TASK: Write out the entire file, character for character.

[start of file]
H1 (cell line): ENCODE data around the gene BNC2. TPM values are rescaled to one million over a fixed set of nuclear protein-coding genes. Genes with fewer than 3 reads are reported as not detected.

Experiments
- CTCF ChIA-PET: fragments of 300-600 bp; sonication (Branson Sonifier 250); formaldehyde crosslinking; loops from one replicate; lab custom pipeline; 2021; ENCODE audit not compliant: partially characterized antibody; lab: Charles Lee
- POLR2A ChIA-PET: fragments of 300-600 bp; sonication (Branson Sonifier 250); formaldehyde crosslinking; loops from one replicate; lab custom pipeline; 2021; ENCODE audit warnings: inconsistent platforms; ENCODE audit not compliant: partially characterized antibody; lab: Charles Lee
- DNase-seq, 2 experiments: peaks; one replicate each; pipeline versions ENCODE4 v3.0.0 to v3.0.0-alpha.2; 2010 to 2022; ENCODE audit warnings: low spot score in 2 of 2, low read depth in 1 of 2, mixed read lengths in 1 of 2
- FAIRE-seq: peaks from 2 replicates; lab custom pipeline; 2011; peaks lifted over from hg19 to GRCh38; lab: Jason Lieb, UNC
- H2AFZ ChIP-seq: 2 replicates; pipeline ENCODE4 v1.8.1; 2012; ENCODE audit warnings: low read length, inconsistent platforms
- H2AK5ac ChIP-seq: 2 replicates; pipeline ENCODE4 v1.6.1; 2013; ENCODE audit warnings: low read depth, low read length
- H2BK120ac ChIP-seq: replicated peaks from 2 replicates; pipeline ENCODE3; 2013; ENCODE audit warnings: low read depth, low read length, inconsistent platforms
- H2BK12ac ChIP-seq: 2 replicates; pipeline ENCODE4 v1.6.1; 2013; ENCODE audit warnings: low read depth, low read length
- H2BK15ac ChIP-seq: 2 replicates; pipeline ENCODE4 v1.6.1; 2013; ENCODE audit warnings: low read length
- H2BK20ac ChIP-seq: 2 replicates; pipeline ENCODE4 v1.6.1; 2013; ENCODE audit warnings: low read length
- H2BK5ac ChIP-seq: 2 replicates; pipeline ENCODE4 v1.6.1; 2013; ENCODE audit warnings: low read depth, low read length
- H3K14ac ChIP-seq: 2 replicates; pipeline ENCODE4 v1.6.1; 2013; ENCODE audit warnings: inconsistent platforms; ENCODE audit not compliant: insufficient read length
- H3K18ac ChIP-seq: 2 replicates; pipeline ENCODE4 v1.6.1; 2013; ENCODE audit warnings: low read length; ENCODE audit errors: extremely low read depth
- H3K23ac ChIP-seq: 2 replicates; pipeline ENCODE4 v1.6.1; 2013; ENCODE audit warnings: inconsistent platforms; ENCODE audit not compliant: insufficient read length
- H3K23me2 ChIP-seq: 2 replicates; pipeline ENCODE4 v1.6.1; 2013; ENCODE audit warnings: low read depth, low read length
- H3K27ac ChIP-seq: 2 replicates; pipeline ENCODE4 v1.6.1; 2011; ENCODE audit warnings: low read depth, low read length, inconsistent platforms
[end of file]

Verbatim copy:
H1 (cell line): ENCODE data around the gene BNC2. TPM values are rescaled to one million over a fixed set of nuclear protein-coding genes. Genes with fewer than 3 reads are reported as not detected.

Experiments
- CTCF ChIA-PET: fragments of 300-600 bp; sonication (Branson Sonifier 250); formaldehyde crosslinking; loops from one replicate; lab custom pipeline; 2021; ENCODE audit not compliant: partially characterized antibody; lab: Charles Lee
- POLR2A ChIA-PET: fragments of 300-600 bp; sonication (Branson Sonifier 250); formaldehyde crosslinking; loops from one replicate; lab custom pipeline; 2021; ENCODE audit warnings: inconsistent platforms; ENCODE audit not compliant: partially characterized antibody; lab: Charles Lee
- DNase-seq, 2 experiments: peaks; one replicate each; pipeline versions ENCODE4 v3.0.0 to v3.0.0-alpha.2; 2010 to 2022; ENCODE audit warnings: low spot score in 2 of 2, low read depth in 1 of 2, mixed read lengths in 1 of 2
- FAIRE-seq: peaks from 2 replicates; lab custom pipeline; 2011; peaks lifted over from hg19 to GRCh38; lab: Jason Lieb, UNC
- H2AFZ ChIP-seq: 2 replicates; pipeline ENCODE4 v1.8.1; 2012; ENCODE audit warnings: low read length, inconsistent platforms
- H2AK5ac ChIP-seq: 2 replicates; pipeline ENCODE4 v1.6.1; 2013; ENCODE audit warnings: low read depth, low read length
- H2BK120ac ChIP-seq: replicated peaks from 2 replicates; pipeline ENCODE3; 2013; ENCODE audit warnings: low read depth, low read length, inconsistent platforms
- H2BK12ac ChIP-seq: 2 replicates; pipeline ENCODE4 v1.6.1; 2013; ENCODE audit warnings: low read depth, low read length
- H2BK15ac ChIP-seq: 2 replicates; pipeline ENCODE4 v1.6.1; 2013; ENCODE audit warnings: low read length
- H2BK20ac ChIP-seq: 2 replicates; pipeline ENCODE4 v1.6.1; 2013; ENCODE audit warnings: low read length
- H2BK5ac ChIP-seq: 2 replicates; pipeline ENCODE4 v1.6.1; 2013; ENCODE audit warnings: low read depth, low read length
- H3K14ac ChIP-seq: 2 replicates; pipeline ENCODE4 v1.6.1; 2013; ENCODE audit warnings: inconsistent platforms; ENCODE audit not compliant: insufficient read length
- H3K18ac ChIP-seq: 2 replicates; pipeline ENCODE4 v1.6.1; 2013; ENCODE audit warnings: low read length; ENCODE audit errors: extremely low read depth
- H3K23ac ChIP-seq: 2 replicates; pipeline ENCODE4 v1.6.1; 2013; ENCODE audit warnings: inconsistent platforms; ENCODE audit not compliant: insufficient read length
- H3K23me2 ChIP-seq: 2 replicates; pipeline ENCODE4 v1.6.1; 2013; ENCODE audit warnings: low read depth, low read length
- H3K27ac ChIP-seq: 2 replicates; pipeline ENCODE4 v1.6.1; 2011; ENCODE audit warnings: low read depth, low read length, inconsistent platforms